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C₃-C₄ composition and prior carbon dioxide treatment regulate the response of grassland carbon and water fluxes to carbon dioxide
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Plants usually respond to carbon dioxide (CO2) enrichment by increasing photosynthesis and reducing transpiration, but these initial responses to CO2 may not be sustained. During May, July and October 2000, we measured the effects of temporarily increasing or decreasing CO2 concentration by 150-200 micromol mol-1 on daytime net ecosystem CO2 exchange (NEE) and water flux (evapotranspiration, ET) of C3-C4 grassland in central Texas, USA that had been exposed for three growing seasons to a CO2 gradient from 200 to 560 micromol mol-1. Grassland grown at subambient CO2 (< 365 micromol mol-1) was exposed for 2 days to an elevated CO2 gradient (> 365 micromol mol-1). Grassland grown at elevated CO2 was exposed for 2 days to a subambient gradient. Our objective was to determine whether growth CO2 affected the amount by which grassland NEE and ET responded to CO2 switching (sensitivity to CO2). The NEE per unit of leaf area was greater (16-20%) and ET was smaller (9-20%), on average, at the higher CO2 concentration during CO2 switching in May and July. The amount by which NEE increased at the higher CO2 level was smaller at elevated than subambient growth concentrations on both dates, but relationships between NEE response and growth CO2 were weak. Conversely, the effect of temporary CO2 change on ET did not depend on growth CO2. The ratio of NEE at high CO2 to NEE at low CO2 during CO2 change in July increased from 1·0 to 1·26 as the contribution of C3 cover to total cover increased from 26% to 96%. Conversely, in May, temporary CO2 enrichment reduced ET more in C4- than C3-dominated grassland. For this mesic grassland, sensitivity of NEE and ET to brief change in CO2 depended as much on the C3-C4 composition of vegetation as on physiological adjustments related to prior CO2 exposure.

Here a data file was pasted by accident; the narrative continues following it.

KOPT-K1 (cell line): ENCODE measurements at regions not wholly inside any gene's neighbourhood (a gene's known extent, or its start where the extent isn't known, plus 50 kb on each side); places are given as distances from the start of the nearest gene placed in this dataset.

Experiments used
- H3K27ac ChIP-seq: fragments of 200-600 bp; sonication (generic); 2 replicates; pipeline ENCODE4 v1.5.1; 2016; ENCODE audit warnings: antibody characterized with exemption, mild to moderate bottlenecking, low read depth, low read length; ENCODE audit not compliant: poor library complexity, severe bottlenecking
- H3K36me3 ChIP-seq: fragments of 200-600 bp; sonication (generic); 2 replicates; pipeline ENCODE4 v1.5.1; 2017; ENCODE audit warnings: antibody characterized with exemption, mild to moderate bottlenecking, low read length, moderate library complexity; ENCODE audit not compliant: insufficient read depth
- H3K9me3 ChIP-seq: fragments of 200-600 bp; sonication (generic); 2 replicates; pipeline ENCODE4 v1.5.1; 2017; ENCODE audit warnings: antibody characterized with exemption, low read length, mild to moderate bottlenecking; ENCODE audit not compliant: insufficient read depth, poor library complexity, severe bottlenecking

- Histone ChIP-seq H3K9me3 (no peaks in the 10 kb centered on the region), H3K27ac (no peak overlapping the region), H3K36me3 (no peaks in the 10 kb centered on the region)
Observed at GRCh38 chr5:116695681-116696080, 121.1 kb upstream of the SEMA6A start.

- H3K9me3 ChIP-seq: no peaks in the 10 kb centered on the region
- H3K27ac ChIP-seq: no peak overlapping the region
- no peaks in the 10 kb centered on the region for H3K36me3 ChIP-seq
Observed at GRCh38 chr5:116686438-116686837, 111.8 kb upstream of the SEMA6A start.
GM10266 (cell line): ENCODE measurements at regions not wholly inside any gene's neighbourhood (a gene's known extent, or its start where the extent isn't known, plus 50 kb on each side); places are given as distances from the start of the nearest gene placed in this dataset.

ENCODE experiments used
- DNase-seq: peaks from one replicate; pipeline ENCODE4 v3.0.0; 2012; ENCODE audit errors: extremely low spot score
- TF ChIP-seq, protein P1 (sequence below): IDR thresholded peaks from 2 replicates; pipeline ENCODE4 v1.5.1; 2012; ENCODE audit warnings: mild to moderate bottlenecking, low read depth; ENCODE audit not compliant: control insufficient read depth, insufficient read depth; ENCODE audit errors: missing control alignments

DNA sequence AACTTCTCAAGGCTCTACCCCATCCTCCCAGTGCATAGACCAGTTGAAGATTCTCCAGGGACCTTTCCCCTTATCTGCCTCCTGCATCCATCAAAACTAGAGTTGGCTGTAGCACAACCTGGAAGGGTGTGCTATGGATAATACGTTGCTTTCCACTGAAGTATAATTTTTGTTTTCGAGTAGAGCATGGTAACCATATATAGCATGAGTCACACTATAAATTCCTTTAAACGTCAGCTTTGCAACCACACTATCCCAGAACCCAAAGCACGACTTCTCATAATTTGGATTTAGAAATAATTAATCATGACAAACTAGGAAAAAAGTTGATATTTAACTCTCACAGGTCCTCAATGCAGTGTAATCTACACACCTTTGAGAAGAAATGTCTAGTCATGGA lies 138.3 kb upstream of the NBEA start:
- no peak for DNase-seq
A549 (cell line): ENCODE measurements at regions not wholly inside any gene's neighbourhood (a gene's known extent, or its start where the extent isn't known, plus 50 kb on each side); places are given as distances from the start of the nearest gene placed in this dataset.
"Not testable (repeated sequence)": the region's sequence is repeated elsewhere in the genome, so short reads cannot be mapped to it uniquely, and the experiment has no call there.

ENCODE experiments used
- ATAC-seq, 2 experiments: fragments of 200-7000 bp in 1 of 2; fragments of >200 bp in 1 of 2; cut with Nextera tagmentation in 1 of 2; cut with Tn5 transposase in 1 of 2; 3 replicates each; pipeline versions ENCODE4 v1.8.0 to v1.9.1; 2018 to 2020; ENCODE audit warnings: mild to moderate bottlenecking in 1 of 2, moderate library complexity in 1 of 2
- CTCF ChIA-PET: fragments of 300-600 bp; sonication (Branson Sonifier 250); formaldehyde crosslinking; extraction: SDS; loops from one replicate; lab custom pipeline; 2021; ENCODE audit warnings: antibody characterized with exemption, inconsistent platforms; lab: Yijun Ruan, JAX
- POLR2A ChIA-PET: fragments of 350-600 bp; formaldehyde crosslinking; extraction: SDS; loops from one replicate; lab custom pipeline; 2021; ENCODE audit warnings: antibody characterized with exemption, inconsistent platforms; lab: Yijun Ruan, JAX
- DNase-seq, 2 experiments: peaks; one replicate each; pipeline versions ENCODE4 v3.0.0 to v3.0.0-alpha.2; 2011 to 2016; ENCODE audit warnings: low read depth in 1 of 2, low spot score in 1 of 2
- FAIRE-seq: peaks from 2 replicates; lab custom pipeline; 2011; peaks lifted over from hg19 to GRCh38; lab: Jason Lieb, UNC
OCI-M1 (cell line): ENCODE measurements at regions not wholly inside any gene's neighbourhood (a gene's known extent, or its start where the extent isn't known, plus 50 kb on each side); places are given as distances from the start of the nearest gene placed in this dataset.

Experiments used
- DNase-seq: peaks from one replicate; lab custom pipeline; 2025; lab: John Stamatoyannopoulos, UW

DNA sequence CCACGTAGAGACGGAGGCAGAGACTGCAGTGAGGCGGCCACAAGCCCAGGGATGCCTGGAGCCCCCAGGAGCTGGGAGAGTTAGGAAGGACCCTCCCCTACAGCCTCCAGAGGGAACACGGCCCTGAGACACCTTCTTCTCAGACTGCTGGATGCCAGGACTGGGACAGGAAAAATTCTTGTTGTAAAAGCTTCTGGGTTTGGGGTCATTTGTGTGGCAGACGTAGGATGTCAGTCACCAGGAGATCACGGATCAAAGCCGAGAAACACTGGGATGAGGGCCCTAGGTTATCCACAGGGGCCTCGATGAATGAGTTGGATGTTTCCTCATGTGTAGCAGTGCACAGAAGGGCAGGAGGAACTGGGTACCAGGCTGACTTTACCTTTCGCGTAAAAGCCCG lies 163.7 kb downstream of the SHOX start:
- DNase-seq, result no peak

Functional ecology 2007 Feb., v. 21, no. 1
Blackwell Publishing Ltd
Journal Articles, USDA Authors, Peer-Reviewed
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